In the outside world, pandemics and electoral politics are raging. But gaming company
looks comfortably ensconced in its customers’ living rooms following another strong quarter.
The Japanese game company delivered another blowout quarter: operating profit for the three months ending in September more than doubled from a year earlier while revenue grew 51%, both far ahead of analysts’ estimates according to S&P Global Market Intelligence. “Animal Crossing,” a game on Nintendo’s Switch console, has been a hit for people forced to stay at home during the pandemic. Nintendo sold 14.3 million copies of the game from April to September, its bestselling title during the period.
Nintendo has also raised its operating profit forecasts for the fiscal year ending next March by 50%—a rare move ahead of the holiday season for the usually conservative company. Nintendo now expects to sell 24 million of its Switch consoles this fiscal year, making it potentially the best year for Switch sales since the gaming console’s launch in 2017. The pandemic boom will likely extend the life of the console as it enters the middle of its life cycle.
The coming holiday season will give Nintendo another boost, even with a looming console war. Both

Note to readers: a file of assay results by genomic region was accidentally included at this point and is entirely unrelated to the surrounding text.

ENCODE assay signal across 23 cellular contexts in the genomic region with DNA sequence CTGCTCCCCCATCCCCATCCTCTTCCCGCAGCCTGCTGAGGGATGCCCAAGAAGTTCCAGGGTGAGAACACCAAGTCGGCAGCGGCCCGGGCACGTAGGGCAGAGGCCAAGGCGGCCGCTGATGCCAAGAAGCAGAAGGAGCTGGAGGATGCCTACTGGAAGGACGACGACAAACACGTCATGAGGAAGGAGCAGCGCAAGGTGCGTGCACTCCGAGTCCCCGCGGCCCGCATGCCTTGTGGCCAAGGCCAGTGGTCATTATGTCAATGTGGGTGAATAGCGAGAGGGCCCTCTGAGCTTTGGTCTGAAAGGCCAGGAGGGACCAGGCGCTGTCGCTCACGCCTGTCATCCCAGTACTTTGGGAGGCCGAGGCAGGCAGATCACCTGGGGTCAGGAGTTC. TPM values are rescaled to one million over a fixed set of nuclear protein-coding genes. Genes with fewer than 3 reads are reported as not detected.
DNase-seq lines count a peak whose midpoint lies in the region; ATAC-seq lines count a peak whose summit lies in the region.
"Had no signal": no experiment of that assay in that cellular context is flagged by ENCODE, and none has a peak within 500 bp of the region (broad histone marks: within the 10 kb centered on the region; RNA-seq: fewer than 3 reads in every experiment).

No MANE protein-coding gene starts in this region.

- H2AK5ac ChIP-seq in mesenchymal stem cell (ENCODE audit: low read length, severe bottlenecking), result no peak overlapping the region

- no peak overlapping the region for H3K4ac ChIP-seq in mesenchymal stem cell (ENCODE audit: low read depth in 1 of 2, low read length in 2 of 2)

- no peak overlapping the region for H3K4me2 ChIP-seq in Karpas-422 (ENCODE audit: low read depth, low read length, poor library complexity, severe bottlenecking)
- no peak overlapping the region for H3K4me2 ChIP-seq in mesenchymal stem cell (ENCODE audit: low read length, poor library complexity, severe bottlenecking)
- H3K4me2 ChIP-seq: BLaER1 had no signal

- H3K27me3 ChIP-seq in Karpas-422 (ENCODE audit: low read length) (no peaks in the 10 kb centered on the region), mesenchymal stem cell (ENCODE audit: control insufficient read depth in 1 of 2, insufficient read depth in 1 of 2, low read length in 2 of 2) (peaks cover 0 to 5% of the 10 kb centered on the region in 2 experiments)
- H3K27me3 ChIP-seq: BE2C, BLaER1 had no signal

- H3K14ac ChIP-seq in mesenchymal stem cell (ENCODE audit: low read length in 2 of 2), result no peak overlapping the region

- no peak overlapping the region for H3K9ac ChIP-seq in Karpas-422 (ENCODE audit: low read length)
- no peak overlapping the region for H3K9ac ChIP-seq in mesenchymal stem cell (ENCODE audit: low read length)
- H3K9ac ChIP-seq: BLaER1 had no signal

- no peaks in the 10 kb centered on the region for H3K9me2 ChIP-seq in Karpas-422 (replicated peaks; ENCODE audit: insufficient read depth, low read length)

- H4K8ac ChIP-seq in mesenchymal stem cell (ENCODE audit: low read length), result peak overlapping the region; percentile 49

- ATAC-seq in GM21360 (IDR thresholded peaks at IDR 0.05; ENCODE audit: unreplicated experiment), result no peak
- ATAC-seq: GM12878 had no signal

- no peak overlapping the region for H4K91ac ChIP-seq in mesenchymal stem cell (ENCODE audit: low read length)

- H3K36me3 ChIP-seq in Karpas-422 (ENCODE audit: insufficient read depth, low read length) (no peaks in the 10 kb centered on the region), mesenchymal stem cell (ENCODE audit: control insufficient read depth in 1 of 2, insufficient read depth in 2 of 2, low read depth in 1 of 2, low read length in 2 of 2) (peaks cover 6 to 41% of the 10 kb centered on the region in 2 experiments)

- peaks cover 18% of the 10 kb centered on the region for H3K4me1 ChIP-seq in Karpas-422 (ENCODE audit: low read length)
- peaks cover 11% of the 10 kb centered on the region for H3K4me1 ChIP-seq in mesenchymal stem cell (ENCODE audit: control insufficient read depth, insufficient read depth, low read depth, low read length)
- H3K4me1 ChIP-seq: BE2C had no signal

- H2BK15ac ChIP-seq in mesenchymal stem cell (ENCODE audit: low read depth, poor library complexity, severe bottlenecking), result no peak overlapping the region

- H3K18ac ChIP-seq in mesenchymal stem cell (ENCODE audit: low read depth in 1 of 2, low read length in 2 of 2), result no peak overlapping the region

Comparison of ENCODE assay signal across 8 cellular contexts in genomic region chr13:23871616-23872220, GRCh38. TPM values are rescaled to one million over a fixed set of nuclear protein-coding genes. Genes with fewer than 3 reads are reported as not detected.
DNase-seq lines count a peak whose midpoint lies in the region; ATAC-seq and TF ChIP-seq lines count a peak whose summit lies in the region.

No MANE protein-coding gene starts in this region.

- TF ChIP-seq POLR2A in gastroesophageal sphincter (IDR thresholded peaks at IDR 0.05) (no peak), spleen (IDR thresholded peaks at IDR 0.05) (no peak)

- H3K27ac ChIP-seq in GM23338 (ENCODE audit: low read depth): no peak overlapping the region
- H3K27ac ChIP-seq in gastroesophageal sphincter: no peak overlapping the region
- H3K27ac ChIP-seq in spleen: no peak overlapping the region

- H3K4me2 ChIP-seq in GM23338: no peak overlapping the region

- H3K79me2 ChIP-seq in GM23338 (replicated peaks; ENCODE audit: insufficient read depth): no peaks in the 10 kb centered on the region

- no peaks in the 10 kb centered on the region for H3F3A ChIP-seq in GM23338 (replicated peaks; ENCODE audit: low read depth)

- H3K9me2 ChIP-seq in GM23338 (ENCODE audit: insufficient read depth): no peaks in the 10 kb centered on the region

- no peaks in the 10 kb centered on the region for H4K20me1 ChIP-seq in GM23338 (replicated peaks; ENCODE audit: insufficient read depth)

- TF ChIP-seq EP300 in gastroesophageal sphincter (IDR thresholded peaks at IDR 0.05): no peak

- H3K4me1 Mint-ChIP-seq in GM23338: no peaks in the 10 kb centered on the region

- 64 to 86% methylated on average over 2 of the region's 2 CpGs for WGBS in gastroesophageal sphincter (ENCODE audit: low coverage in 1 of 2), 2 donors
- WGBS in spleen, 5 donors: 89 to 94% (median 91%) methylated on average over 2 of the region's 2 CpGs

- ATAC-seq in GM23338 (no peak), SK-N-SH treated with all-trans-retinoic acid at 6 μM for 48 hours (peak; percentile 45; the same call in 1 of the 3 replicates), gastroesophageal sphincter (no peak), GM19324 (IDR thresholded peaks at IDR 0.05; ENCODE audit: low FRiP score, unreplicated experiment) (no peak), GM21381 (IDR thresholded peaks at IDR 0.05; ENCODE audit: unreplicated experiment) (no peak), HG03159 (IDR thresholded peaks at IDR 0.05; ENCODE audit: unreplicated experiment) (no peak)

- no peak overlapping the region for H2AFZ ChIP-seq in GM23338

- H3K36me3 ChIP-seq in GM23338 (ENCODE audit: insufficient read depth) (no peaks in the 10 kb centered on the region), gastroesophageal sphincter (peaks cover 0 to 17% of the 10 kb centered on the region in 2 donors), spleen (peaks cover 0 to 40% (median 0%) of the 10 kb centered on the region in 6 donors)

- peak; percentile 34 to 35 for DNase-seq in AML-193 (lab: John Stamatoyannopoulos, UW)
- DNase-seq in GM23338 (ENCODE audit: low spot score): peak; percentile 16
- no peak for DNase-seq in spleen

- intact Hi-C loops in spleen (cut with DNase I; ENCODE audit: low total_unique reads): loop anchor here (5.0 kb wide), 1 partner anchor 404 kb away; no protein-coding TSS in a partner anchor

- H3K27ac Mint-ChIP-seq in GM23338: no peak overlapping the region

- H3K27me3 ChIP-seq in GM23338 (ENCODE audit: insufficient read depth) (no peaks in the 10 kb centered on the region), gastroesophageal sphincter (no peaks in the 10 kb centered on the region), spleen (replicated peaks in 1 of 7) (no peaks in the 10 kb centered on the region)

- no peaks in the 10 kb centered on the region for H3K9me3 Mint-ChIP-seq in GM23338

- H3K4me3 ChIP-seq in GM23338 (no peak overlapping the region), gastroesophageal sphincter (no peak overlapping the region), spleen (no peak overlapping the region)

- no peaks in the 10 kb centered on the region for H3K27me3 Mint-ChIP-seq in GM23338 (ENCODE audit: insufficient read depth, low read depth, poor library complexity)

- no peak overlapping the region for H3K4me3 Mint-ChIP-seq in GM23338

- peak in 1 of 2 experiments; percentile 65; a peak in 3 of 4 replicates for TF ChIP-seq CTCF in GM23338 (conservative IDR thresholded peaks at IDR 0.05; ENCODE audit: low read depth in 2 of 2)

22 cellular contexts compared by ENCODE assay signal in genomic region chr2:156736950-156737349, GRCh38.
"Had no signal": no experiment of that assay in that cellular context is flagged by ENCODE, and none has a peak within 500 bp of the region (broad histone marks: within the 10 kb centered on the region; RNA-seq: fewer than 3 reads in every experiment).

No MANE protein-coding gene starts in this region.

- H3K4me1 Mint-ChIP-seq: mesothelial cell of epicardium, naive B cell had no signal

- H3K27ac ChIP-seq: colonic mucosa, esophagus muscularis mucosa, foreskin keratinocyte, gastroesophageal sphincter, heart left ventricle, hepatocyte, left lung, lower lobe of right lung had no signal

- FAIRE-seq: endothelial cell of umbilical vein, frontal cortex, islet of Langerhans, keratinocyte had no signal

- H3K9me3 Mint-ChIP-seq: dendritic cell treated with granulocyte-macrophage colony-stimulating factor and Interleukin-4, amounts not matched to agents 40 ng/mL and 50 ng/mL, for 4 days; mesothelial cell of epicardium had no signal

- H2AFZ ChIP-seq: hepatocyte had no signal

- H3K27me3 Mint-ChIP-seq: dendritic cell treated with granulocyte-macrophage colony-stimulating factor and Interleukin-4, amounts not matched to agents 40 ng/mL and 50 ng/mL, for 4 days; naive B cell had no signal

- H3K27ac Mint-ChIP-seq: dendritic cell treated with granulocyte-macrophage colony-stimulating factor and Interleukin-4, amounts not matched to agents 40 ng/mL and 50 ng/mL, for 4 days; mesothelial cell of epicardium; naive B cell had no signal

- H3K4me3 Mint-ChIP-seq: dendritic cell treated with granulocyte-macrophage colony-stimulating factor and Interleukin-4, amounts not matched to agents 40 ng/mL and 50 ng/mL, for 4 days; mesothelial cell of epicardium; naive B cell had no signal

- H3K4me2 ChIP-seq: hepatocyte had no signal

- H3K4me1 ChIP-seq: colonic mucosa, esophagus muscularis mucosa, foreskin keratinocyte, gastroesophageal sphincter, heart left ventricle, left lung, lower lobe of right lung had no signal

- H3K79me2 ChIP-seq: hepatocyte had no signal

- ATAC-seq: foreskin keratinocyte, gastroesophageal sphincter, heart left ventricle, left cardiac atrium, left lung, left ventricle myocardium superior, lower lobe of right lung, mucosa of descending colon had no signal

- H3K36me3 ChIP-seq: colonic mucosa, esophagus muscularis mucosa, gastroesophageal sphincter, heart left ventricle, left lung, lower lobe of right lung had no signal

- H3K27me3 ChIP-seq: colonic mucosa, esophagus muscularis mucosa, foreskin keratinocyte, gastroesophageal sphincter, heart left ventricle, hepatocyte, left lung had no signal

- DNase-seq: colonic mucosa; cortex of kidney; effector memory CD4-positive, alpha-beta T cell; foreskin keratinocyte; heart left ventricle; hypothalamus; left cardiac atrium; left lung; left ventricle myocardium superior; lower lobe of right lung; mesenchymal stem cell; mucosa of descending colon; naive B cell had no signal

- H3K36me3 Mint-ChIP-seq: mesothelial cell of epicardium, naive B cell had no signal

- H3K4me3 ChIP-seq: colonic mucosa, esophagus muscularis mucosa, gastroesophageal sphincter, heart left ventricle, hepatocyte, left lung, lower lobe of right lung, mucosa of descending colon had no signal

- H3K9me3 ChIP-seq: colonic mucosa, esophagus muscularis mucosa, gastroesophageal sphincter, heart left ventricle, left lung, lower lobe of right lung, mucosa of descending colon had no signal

will launch their next-generation consoles next week, but Nintendo stands a good chance to set itself apart from these two.
The Japanese company has been targeting a different market: families and more casual players. As the company said in September, the company’s DNA is to create games for all ages that anyone can intuitively enjoy. Nintendo has stuck to what it called “integrated hardware-software” approach: around 80% of its games are made by Nintendo itself. That means gamers will need to buy a Switch if they want to play Nintendo games that are only available on the console.
But Nintendo also needs to start preparing for life after the current boom. Companies from
to Googleare trying to get into cloud gaming, which allows gamers to play games on any devices. Nintendo has made little money outside of its console gaming business so far: mobile games only make up less than 4% of its revenue.
Cloud nine probably won’t last forever for Nintendo, but for now its family and console-focused strategy seems to be paying off.
Write to Jacky Wong at JACKY.WONG@wsj.com
A Global Asset Management Seoul Korea Magazine